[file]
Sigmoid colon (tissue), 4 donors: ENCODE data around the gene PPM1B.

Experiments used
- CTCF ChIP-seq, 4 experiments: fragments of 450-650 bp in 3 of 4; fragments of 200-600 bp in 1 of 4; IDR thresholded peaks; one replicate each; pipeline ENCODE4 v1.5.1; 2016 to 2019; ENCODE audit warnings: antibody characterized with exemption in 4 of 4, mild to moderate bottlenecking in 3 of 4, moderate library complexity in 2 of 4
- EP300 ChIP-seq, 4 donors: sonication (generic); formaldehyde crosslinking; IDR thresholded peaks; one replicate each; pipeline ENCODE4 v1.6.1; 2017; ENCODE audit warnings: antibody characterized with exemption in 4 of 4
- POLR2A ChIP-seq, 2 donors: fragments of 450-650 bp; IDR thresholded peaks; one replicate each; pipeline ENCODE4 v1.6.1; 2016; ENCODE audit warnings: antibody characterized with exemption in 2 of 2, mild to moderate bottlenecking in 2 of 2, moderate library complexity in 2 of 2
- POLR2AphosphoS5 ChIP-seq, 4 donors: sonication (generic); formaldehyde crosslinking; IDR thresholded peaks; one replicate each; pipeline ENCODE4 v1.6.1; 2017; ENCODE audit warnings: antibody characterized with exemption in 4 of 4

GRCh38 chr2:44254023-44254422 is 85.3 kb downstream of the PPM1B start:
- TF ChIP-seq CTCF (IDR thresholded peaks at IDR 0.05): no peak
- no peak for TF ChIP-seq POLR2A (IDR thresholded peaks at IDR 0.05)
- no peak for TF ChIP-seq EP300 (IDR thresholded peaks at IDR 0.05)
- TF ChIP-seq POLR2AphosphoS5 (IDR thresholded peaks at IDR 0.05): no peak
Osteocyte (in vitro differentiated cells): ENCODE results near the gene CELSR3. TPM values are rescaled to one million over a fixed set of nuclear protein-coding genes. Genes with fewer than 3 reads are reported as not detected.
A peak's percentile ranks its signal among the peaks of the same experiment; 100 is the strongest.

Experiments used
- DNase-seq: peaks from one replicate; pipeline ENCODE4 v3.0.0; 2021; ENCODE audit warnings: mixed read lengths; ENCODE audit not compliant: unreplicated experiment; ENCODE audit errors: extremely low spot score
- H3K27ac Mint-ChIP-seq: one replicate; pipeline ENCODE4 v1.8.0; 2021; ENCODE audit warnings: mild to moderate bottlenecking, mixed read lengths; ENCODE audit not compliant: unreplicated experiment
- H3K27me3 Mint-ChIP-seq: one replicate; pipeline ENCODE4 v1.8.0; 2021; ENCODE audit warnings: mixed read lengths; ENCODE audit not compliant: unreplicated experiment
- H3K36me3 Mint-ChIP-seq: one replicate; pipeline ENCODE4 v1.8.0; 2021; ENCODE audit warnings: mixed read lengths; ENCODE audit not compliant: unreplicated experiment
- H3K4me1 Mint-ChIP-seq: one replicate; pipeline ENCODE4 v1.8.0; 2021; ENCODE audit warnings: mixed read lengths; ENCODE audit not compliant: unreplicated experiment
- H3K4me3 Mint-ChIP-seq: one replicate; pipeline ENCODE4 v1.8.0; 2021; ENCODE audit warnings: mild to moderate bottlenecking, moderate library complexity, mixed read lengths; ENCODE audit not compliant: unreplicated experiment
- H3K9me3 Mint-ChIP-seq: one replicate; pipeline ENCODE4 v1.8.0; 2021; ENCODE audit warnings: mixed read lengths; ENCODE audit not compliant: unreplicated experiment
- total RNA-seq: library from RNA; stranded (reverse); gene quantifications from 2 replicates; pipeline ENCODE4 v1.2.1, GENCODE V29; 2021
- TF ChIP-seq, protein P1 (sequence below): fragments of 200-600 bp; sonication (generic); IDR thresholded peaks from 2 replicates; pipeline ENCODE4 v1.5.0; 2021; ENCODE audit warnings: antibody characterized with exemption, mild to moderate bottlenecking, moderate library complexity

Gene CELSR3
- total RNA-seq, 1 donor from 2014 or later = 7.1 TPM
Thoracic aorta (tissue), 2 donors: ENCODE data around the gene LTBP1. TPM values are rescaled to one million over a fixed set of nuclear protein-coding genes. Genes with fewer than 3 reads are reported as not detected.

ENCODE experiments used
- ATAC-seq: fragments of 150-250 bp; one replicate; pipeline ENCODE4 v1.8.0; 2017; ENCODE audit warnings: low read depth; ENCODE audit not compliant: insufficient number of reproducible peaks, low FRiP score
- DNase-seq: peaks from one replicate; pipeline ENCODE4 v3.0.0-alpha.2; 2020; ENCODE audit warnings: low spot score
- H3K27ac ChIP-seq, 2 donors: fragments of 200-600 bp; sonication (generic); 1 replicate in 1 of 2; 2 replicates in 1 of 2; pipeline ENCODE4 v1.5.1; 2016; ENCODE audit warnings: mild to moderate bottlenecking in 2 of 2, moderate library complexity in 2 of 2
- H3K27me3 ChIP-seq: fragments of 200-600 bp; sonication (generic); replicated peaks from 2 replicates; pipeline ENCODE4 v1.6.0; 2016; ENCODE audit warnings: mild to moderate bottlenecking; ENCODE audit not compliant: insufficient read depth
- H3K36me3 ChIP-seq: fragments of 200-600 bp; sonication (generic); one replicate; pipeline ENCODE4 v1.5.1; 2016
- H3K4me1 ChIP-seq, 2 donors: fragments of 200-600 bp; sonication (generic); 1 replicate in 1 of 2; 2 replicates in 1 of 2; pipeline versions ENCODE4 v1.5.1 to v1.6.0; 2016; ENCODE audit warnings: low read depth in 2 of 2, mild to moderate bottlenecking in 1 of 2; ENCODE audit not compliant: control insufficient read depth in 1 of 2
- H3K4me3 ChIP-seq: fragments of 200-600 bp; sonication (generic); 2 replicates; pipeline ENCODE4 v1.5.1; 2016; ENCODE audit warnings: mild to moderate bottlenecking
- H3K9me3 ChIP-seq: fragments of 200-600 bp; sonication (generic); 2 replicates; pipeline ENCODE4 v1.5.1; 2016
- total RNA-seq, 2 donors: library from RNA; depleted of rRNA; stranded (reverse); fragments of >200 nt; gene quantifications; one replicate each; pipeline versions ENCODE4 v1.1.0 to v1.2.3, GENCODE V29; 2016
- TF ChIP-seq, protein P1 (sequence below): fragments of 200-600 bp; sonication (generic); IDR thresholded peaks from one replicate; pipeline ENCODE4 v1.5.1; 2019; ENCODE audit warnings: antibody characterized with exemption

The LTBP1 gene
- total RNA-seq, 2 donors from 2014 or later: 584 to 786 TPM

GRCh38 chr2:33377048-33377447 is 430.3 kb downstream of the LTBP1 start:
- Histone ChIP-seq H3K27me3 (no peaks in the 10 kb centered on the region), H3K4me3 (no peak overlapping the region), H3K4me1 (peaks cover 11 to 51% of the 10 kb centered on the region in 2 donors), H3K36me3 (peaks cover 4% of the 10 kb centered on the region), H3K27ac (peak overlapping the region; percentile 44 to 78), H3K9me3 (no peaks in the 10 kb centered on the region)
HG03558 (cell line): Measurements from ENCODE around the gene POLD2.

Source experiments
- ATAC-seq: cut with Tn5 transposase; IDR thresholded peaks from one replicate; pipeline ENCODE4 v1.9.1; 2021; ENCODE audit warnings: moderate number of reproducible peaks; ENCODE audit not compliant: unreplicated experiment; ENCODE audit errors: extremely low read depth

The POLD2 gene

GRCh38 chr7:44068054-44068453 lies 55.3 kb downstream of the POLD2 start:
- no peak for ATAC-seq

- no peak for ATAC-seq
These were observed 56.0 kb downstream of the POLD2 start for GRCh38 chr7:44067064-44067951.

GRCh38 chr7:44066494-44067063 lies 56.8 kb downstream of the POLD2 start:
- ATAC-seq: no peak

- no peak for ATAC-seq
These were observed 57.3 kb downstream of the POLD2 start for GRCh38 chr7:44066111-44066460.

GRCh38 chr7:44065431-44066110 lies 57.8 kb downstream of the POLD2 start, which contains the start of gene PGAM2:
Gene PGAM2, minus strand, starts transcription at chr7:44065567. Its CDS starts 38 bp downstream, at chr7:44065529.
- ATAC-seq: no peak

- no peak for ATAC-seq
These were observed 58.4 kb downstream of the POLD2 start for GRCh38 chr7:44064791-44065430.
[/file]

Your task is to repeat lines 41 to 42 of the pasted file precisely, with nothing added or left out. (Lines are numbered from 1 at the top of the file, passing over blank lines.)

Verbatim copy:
- Histone ChIP-seq H3K27me3 (no peaks in the 10 kb centered on the region), H3K4me3 (no peak overlapping the region), H3K4me1 (peaks cover 11 to 51% of the 10 kb centered on the region in 2 donors), H3K36me3 (peaks cover 4% of the 10 kb centered on the region), H3K27ac (peak overlapping the region; percentile 44 to 78), H3K9me3 (no peaks in the 10 kb centered on the region)
HG03558 (cell line): Measurements from ENCODE around the gene POLD2.